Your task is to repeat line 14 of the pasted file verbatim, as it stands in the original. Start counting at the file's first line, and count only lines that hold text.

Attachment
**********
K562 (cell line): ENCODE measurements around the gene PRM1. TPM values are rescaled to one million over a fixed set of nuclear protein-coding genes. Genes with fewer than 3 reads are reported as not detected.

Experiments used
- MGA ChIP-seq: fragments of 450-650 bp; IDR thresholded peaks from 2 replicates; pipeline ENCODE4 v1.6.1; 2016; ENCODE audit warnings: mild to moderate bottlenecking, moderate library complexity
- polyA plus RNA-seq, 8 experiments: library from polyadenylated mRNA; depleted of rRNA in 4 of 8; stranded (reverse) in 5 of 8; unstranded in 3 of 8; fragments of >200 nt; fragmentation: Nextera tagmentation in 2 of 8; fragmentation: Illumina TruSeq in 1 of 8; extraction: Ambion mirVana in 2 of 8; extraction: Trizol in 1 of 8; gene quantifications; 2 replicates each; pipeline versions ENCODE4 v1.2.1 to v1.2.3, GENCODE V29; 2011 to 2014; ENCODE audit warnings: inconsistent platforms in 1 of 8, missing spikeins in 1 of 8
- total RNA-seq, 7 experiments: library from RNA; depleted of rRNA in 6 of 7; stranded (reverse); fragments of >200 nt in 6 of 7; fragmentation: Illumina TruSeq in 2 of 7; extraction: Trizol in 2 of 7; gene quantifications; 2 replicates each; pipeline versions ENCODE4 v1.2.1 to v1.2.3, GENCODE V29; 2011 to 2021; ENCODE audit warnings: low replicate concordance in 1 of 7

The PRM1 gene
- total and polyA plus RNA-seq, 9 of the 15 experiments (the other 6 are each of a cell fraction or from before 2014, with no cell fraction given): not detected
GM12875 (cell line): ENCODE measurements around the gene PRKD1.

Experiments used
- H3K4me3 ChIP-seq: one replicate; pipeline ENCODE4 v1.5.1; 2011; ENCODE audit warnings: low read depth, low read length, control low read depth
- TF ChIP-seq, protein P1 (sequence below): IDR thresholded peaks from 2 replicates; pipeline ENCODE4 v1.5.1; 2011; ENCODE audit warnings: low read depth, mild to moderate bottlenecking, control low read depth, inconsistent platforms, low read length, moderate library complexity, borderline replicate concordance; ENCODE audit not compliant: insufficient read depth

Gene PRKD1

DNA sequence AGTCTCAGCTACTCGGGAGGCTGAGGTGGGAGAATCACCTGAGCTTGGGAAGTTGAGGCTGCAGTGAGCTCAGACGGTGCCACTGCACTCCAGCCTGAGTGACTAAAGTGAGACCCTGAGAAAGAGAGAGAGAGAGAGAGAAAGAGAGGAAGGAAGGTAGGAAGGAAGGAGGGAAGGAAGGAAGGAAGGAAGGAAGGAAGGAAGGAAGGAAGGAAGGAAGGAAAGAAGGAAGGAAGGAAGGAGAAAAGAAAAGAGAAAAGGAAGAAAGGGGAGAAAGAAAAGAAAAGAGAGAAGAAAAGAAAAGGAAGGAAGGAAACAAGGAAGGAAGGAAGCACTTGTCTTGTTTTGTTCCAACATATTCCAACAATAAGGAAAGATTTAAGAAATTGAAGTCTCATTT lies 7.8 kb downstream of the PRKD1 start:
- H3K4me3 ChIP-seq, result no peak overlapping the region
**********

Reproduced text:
- H3K4me3 ChIP-seq, result no peak overlapping the region